Consider the looping plume form due to windy conditions, and recall that the Gaussian model presumes a normal curve distribution. What problems do you perceive that a Gaussian model might pose when attempting to exclusively use this model in variable wind areas? Do you think these factors are considered enough in issuing pollution forecasts when frontal systems affect urban areas? Why, or why not?

ALSO PLEASE REPLY TO ANOTHER STUDENTS COMMENT BELOW 
JOSEPH:
Winds in general have different directional outputs as they move through the air, the effects it has as described in the text change through surface roughness and wind speed as it goes through urban and rural areas. So, the only problem I perceive is that most readings are from a horizontal standpoint and those numbers reflect both wind velocity and direction. The horizontal pressure that is found assumes the temperature gradients which is vital in knowing the wind affects. While the Gaussian Model assumes the approach of vertical directions centered around downwind and this approach differs. Which is why I don’t think it’s considered enough because of this and at times differs from North and South wind readings. Each area will have different temperatures and this affects most wind areas over time.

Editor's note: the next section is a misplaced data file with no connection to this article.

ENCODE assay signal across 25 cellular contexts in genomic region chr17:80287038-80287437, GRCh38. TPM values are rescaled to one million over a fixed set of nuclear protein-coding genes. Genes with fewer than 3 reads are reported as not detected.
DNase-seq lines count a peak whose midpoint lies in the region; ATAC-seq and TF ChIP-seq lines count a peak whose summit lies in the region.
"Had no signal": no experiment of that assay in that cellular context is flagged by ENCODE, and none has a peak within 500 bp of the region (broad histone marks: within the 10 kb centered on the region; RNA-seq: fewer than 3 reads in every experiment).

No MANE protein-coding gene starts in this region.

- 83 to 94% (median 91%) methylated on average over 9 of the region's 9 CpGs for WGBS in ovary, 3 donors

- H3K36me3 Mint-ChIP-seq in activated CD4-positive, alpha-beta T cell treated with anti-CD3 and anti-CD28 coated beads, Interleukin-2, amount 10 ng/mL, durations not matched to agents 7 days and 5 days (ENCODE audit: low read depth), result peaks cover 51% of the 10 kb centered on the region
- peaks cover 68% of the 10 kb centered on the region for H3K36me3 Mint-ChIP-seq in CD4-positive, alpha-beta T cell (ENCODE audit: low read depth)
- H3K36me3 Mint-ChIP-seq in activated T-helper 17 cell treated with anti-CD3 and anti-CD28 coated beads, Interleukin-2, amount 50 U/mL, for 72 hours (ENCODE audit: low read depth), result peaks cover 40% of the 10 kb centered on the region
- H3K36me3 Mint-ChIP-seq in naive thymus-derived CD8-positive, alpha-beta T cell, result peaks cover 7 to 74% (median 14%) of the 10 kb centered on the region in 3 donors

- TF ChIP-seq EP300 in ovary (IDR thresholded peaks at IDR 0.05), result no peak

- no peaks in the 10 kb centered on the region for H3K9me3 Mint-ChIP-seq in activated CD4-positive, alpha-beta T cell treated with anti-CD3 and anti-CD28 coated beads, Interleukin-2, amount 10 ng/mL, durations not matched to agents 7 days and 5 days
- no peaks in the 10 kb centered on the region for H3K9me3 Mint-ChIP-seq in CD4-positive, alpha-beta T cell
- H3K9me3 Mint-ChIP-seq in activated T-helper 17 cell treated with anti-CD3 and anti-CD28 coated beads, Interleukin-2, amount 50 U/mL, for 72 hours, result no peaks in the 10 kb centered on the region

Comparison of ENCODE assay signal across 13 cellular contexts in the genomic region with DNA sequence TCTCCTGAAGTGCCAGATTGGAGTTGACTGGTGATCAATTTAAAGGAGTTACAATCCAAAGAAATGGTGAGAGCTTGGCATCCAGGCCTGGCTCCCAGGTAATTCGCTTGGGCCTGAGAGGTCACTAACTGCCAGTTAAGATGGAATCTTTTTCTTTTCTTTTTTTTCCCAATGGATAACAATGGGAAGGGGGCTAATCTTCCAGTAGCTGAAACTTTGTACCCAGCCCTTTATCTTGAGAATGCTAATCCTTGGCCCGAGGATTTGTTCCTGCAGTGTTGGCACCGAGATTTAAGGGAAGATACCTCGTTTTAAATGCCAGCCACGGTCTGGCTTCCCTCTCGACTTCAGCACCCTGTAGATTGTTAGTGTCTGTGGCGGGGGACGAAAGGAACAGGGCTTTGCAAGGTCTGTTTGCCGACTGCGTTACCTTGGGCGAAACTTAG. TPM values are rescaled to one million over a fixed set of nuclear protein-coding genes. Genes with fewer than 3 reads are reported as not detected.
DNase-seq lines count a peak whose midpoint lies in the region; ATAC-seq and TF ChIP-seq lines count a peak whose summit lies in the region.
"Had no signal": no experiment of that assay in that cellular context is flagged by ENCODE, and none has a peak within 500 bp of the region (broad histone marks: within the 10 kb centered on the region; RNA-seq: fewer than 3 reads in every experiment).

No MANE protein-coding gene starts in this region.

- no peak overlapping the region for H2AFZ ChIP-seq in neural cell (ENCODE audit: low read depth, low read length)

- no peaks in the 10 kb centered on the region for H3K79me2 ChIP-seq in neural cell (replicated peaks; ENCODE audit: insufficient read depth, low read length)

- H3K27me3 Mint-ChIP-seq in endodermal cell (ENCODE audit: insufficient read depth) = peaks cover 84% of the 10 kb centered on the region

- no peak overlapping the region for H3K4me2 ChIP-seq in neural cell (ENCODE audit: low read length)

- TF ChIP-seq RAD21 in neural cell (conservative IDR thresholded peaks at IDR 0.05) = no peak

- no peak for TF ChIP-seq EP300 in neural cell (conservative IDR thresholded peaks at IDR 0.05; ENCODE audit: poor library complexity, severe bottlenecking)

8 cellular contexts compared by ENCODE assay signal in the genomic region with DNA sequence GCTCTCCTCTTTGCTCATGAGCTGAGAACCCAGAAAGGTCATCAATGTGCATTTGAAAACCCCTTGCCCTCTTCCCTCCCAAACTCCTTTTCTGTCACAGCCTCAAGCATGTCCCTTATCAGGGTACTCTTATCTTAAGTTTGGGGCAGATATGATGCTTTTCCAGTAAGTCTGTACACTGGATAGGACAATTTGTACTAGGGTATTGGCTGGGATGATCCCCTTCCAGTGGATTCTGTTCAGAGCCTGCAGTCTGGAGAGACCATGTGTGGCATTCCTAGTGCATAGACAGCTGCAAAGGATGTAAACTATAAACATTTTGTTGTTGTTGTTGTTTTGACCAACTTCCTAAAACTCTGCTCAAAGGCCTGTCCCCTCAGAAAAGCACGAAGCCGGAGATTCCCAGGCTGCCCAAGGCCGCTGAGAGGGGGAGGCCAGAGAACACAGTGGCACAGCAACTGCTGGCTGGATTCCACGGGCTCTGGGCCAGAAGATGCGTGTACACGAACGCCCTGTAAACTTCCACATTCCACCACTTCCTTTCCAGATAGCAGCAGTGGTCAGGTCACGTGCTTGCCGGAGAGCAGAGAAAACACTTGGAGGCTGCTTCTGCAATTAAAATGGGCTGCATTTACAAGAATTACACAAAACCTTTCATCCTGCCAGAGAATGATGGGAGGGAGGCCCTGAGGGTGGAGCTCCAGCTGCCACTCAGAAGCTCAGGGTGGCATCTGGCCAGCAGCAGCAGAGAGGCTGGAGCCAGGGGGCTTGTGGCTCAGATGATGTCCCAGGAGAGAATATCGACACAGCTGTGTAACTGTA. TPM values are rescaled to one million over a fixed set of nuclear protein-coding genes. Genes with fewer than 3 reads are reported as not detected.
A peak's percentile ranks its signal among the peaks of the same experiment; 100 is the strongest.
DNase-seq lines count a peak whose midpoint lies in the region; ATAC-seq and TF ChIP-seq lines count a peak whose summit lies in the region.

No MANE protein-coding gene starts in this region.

References
Godish, T., Davis, W. T., & Fu, J. S. (2014). Air quality (5th ed.). Boca Raton, FL: CRC Press.